- Three-Year Study Covers 37 Million Hospitalizations, Uses AHRQ Indicators -
- Nation’s Safest Hospitals, Identified in Study, Tend to Have "Culture of Safety" -
- Cost to Medicare of Patient Safety Incidents: $3 Billion Annually -
- Hospital-Acquired Infections Grow, Prove Costly -
Patient safety incidents at America’s hospitals increased slightly, but the nation’s safest hospitals grew even safer, resulting in a wider gap in patient safety incident rates among the nation’s best and worst hospitals, according to a new study of 37 million patient records released today by HealthGrades, an organization that evaluates the quality of hospitals, physicians and nursing homes for consumers, corporations, hospitals and health plans.
The second annual HealthGrades Patient Safety in American Hospitals Study finds that 1.18 million patient safety incidents occurred among Medicare hospitalizations in the years 2001, 2002 and 2003, with the cost to Medicare approaching $3 billion annually. That compares with 1.14 million incidents in the three years beginning with 2000.
The study also finds that hospital-acquired infections grew by 20% and accounted for 30% of the costs of patient safety incidents.
"The reason we see the hospitals with the lowest incident rates improving the fastest is that they have what I call a ’culture of safety’," said HealthGrades Vice President of Medical Affairs Samantha Collier, M.D., who authored the study. "A ’culture of safety’ requires rapid identification of errors and root causes and the successful implementation of improvement strategies, which can only be achieved with strong leadership, critical thinking, and commitment to excellence. For patients, it’s important to know which hospitals meet this standard, as they are nearly 50% less likely to have an incident at hospitals in the top 10%, according to the HealthGrades study."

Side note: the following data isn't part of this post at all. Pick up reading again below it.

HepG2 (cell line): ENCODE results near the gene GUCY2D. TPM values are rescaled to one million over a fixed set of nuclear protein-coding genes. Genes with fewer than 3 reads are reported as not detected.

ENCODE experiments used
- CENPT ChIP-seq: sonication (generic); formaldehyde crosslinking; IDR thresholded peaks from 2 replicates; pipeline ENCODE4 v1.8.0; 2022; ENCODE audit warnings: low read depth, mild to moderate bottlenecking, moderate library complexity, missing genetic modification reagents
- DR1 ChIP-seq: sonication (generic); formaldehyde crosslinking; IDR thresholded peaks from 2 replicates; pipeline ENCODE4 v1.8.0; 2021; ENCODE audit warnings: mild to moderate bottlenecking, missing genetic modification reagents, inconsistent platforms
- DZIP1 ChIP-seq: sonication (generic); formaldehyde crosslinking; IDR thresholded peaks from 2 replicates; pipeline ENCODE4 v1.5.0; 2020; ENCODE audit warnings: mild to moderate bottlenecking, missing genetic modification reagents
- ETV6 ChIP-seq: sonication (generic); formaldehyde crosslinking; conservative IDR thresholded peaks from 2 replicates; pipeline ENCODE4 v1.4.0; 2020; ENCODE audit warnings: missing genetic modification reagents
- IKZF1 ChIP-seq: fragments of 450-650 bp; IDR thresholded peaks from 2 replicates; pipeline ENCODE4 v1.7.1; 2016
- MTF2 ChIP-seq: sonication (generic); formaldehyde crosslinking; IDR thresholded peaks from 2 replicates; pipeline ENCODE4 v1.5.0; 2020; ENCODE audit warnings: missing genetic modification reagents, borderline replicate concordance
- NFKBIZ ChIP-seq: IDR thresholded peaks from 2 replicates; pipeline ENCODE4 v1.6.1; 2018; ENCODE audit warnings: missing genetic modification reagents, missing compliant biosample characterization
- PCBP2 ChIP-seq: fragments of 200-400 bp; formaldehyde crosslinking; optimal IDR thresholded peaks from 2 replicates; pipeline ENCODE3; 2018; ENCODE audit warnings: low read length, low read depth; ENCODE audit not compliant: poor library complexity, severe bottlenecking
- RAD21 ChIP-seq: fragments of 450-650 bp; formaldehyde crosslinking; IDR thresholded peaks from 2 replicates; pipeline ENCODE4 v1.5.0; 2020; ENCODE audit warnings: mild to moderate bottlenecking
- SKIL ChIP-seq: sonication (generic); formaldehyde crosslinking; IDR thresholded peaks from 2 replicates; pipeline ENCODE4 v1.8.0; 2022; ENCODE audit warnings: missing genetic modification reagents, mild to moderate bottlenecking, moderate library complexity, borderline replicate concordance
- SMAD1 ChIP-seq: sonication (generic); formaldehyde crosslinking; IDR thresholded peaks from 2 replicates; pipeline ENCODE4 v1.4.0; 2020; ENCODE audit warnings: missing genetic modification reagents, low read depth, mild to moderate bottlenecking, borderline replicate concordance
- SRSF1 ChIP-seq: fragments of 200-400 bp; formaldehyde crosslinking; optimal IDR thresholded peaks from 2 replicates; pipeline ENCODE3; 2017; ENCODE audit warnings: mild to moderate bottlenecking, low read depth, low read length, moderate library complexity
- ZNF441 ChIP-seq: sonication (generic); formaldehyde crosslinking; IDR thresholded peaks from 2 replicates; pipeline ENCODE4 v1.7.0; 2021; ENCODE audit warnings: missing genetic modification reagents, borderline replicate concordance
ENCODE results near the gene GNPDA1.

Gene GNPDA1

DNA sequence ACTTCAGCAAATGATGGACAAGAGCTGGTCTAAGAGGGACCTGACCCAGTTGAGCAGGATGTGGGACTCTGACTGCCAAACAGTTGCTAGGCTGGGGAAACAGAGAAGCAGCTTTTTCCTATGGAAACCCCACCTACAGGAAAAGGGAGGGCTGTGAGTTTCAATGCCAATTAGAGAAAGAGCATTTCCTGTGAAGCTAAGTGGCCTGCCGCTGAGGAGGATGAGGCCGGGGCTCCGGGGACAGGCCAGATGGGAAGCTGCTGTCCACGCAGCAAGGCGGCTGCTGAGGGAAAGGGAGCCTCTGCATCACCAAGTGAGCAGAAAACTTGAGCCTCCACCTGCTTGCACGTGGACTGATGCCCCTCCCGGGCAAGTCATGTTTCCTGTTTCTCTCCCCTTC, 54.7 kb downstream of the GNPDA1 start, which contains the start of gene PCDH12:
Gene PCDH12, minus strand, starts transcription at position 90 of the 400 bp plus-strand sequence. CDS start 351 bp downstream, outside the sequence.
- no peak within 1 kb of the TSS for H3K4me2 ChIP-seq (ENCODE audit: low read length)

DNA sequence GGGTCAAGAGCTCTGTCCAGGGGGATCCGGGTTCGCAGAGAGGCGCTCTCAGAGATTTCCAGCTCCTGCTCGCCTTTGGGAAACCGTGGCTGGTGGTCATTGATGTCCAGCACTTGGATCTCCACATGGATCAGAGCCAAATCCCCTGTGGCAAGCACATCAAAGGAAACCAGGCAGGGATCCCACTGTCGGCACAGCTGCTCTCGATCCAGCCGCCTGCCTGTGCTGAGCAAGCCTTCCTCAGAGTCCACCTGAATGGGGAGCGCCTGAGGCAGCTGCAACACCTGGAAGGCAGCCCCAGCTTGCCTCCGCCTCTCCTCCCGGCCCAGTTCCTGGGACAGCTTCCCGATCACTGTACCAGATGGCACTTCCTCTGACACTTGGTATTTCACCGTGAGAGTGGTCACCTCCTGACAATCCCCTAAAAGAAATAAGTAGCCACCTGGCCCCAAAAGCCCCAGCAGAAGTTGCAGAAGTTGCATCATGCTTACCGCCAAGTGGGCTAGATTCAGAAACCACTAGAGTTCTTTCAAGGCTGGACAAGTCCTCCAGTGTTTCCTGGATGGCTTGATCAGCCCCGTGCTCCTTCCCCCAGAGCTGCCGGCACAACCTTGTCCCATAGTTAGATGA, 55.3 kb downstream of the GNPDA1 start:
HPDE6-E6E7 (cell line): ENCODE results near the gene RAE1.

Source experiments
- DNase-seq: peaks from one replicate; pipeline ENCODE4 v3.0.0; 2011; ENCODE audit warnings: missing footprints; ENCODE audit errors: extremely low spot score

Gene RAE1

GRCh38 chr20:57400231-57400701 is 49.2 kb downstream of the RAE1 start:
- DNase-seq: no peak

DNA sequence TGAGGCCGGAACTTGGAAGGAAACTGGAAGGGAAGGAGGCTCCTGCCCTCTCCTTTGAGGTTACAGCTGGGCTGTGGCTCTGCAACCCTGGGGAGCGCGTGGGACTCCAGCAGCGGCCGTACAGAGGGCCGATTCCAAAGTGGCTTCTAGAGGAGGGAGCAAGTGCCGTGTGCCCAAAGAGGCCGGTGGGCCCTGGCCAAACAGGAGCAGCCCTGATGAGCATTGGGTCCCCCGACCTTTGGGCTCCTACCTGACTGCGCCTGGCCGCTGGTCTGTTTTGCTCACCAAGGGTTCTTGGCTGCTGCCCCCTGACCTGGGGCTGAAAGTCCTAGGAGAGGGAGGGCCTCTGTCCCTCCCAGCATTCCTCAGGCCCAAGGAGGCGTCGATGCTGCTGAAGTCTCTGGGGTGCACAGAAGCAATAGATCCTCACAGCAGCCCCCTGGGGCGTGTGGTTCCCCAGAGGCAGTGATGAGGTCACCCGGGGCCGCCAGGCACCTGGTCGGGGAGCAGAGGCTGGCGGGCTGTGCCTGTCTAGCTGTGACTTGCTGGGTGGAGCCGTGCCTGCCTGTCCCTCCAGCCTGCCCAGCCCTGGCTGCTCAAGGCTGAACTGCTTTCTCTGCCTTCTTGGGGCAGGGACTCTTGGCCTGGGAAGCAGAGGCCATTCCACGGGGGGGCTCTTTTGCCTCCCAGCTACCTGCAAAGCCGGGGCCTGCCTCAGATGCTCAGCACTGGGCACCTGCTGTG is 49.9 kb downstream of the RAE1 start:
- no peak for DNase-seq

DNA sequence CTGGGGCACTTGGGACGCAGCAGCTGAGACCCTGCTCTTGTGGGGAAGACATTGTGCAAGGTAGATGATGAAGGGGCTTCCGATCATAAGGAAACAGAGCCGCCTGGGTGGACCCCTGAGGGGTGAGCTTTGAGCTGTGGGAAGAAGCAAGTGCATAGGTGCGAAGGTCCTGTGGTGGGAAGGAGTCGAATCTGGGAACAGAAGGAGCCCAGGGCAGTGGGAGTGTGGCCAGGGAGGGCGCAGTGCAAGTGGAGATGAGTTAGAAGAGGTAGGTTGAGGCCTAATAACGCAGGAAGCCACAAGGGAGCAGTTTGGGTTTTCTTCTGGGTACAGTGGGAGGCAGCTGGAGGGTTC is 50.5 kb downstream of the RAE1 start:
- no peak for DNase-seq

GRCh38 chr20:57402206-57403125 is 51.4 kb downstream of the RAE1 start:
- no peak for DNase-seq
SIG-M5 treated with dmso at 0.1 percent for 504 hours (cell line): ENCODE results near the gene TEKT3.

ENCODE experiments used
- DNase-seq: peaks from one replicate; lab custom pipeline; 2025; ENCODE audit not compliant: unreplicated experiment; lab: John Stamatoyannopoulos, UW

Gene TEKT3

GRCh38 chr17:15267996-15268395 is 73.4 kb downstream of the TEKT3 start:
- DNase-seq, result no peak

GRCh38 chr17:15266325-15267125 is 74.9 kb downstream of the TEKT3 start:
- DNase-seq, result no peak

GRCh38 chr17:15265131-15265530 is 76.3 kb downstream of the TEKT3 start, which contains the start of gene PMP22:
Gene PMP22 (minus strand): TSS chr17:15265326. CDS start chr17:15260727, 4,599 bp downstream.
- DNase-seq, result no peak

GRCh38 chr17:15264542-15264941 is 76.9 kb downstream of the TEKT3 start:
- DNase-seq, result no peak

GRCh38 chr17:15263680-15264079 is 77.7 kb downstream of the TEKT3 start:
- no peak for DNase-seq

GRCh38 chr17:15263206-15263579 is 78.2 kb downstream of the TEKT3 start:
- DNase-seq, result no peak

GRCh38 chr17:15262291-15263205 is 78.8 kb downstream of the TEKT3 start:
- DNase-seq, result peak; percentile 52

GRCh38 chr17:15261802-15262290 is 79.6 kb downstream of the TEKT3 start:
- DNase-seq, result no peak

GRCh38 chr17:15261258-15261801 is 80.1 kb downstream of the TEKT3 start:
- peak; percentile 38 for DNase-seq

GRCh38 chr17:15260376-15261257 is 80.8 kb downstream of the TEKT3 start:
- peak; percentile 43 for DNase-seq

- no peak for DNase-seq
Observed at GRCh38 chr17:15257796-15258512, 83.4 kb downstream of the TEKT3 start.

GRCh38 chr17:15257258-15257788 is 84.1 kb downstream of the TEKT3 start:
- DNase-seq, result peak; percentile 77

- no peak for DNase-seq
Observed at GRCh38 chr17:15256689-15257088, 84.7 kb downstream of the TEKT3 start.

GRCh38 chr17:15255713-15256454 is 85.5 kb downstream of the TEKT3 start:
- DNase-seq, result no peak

The study, which applies 13 patient safety indicators (PSIs) identified by the Agency for Healthcare Research and Quality (AHRQ) to Medicare hospitalizations, produced the following findings:
"We found that that highest incidence rates were in the categories of Failure to Rescue, Decubitus Ulcer and Post-Operative Sepsis," continued Dr. Collier. "Since HealthGrades’ first Patient Safety study in 2004, which identified Failure to Rescue as a major source of patient safety issues, we were gratified to see the Institute for Healthcare Improvement advocate for -- and providers begin to adopt -- protocols for minimizing these events."
Distinguished Hospital Awards and Findings
Based on the study, HealthGrades identified 135 hospitals falling into the top 10% in the nation in terms of patient safety, qualifying them to receive the HealthGrades Distinguished Hospital Award for Patient SafetyTM. The award was designed to highlight hospitals with the best records of patient safety in the nation and to encourage consumers to research their local hospitals’ patient-safety records before undergoing a procedure.
The study is based on 13 of AHRQ’s patient safety indicators, applied to the most recent MedPar file of Medicare admissions at nearly 5,000 hospitals covering 2001, 2002 and 2003. Teaching hospitals and non-teaching hospitals were evaluated separately, based on a recommendation from AHRQ that hospitals be compared to their peer group. All data was risk adjusted, so that hospitals with sicker patient populations could be compared equally with others.
The 13 AHRQ indicators are:
The complete study and methodology can be found at http://www.healthgrades.com.
Scott Shapiro | EurekAlert!
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